New Zealand-Chinese study to test walnuts as safer hair dye ingredient
Author: source: 理学院 Count: update: 2015-09-09

 

New Zealand and Chinese scientists are working together on a project that could help deal with China's huge amount of walnut waste and lead to safer hair dyes.

The study to assess damage caused by frequent chemical hair dyeing and find a natural alternative is one of two projects being jointly conducted by Wellington's Victoria University, the New Zealand government's AgResearch institute and Beijing Technology and Business University (BTBU).

BTBU Associate Professor Ying Tang, who completed her doctorate in chemistry at Victoria, said there was a large market for hair dye, especially in China, but there were also health concerns.

"When Asian peoples' hair turns gray, there is a cultural desire to slow and reverse this sign of aging. This creates a huge demand for black or dark brown hair dye," Tang said in a statement from Victoria University of Wellington on Wednesday.

"Frequent dyeing causes many problems and toxicity concerns, so we're trying to find a safe and stable dye that can be used instead of chemical synthetic dyes."

Using dyed human hair, researchers would extract colorants from various plants and expose them to ultraviolet radiation to determine their rate of fading.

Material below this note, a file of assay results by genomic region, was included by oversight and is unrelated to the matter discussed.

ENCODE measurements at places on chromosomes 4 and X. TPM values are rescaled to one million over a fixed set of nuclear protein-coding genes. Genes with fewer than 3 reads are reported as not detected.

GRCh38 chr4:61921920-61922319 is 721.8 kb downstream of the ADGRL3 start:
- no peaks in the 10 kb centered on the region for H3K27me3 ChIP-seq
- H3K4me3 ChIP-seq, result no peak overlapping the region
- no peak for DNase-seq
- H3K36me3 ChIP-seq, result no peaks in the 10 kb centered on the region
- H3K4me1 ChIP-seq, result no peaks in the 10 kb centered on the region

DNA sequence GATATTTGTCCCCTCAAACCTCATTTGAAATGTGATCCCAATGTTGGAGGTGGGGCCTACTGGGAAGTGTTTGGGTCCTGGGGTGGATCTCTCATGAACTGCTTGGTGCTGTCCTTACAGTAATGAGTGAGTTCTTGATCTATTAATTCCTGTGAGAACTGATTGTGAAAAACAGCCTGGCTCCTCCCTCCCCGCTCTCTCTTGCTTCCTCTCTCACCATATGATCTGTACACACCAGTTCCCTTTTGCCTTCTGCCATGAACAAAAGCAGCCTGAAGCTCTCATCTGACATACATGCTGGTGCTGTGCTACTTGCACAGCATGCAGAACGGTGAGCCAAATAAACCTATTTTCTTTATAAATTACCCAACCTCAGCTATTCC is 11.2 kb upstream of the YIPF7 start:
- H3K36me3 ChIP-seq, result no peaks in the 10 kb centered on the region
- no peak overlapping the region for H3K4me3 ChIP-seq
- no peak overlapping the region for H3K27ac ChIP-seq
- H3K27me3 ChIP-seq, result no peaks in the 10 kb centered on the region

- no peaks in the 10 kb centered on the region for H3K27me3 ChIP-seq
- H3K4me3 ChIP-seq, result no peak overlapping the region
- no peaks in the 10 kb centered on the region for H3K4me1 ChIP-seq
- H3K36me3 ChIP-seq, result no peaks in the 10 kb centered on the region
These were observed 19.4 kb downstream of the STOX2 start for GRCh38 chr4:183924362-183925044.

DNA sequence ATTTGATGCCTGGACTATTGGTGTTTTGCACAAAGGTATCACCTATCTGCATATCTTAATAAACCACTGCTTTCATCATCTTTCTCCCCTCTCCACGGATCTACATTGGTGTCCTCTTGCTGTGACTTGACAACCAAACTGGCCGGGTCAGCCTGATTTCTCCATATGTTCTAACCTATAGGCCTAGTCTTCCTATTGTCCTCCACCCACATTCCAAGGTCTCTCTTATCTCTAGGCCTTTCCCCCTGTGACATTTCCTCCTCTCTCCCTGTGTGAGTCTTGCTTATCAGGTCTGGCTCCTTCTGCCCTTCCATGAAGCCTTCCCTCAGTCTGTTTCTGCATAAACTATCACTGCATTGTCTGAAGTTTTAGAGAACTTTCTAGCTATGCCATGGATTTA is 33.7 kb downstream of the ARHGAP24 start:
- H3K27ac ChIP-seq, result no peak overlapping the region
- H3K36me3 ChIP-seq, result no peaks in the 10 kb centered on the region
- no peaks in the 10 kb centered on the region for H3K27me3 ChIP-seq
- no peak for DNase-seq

"One interesting extract we will examine is walnut. China is the biggest producer of walnuts in the world and disposing of huge amounts of the fruit skins can cause problems, so we're trying to make new use of that waste," said Tang.

The second project would focus on Xuan paper, an ancient Chinese paper handmade from natural ingredients.

The papermaking craft took more than two years to complete, through a process with more than 100 steps, and had been declared an intangible cultural heritage by UNESCO.

By comparing the photostability (resistance to the effects of light) of handmade paper to machine-made paper, the research would determine the rate of deterioration and the chemical factors that contributed to the decline.

"We want to find a way to strengthen the use of Xuan paper because it is very useful to museum conservators and modern calligraphers and painters. There is a lot to learn about how the paper is made and why it is so resilient," said Tang.


 
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